The toxicity of a chemical compound foreign to the body (xenobiotic) is a biological feature which depends on the anatomical or molecular structure of the body, and therefore its interaction with the living being.
Toxicity also depends on the dose of xenobiotic required to produce an effect.
The substance is defined as increasingly toxic the worse its adverse effects are or the lower the limiting dose of the substance. Toxicity is expressed as the lethal dose which kills 50% of the population: the LD 50.
Whilst water is therefore toxic to human beings at very high doses, the toxicity of water is deemed to be extremely low and it is estimated that 90,000 mg of water are required per kilogramme to kill 50% of a population of rats. The LD 50 of water for a rat is therefore 90,000 mg/kg.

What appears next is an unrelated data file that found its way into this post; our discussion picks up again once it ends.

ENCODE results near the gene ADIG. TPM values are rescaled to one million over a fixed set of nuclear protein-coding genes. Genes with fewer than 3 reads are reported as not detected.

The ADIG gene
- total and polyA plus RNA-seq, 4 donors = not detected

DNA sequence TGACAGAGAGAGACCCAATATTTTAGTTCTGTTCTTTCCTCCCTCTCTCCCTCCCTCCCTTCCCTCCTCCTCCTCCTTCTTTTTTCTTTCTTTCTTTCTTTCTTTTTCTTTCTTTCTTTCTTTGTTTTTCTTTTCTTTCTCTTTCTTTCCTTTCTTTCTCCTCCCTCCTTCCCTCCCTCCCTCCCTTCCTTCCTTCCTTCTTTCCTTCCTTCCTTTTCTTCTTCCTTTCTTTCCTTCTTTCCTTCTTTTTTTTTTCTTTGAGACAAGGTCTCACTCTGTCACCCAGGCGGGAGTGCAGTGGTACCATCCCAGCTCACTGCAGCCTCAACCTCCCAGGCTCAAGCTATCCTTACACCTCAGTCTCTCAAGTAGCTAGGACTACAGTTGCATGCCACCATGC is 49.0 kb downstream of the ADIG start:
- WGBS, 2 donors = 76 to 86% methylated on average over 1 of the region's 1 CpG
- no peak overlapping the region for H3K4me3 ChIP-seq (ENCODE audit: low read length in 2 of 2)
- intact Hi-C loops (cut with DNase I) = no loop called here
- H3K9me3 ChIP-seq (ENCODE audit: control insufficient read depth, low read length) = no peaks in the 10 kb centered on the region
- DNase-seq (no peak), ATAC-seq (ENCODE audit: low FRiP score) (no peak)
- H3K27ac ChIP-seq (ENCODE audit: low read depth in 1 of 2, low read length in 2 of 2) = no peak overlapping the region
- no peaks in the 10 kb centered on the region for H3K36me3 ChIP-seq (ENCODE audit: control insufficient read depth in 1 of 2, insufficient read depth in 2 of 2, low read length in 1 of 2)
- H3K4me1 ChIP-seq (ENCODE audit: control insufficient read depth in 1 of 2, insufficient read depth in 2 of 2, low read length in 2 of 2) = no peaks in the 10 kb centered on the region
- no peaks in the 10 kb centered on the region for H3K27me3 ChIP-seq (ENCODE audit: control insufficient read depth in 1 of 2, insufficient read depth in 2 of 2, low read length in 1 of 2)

Conversely, the LD 50 of botulinum toxin is a billionth of a gram per kilogram (1 ng/kg)!
Three types of toxicity are recognised:
- Acute toxicity, following massive administration of a xenobiotic on a single occasion (poisoning). The effects are then immediate.
- Sub-acute toxicity, is due to chronic intake over several months (alcohol). The effects therefore generally only involve some organs.
- Long-term toxicity, in which doses received accumulate reaching a threshold dose, applies to cumulative agents such as lead. Effects may therefore accumulate, as in the case of irritants (passive smoking) or mutagens.
The presence of this symbol on a substance means that it contains toxic substances or even very toxic substances (T+). © Yves Guillo, public domain